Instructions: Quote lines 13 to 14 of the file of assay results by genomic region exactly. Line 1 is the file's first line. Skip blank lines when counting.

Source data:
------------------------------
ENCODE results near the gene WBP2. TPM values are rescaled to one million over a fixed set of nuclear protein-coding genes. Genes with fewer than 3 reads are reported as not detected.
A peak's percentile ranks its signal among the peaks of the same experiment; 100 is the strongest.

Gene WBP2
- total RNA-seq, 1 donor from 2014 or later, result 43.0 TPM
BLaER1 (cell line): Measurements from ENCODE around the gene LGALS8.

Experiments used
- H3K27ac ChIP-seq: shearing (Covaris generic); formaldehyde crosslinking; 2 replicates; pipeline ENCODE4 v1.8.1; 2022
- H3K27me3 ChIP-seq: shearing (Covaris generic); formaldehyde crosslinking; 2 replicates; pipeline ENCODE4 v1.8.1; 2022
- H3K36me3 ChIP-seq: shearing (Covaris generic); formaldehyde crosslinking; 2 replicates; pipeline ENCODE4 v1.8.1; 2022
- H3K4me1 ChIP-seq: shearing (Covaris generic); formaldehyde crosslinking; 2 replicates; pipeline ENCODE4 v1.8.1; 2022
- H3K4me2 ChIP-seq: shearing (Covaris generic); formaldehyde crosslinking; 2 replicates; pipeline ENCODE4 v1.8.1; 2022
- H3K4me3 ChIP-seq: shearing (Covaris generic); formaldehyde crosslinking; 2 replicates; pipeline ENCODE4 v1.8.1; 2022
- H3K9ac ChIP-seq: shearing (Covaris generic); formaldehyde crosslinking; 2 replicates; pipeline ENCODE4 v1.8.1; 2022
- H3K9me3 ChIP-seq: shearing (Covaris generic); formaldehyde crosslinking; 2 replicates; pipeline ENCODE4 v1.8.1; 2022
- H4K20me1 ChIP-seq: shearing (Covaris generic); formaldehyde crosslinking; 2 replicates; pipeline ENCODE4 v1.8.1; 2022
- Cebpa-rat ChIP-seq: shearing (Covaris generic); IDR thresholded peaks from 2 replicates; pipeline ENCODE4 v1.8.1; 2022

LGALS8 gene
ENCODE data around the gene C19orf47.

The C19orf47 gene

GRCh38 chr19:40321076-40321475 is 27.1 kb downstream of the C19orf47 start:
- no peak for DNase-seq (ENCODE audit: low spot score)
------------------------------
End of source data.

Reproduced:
- H3K9ac ChIP-seq: shearing (Covaris generic); formaldehyde crosslinking; 2 replicates; pipeline ENCODE4 v1.8.1; 2022
- H3K9me3 ChIP-seq: shearing (Covaris generic); formaldehyde crosslinking; 2 replicates; pipeline ENCODE4 v1.8.1; 2022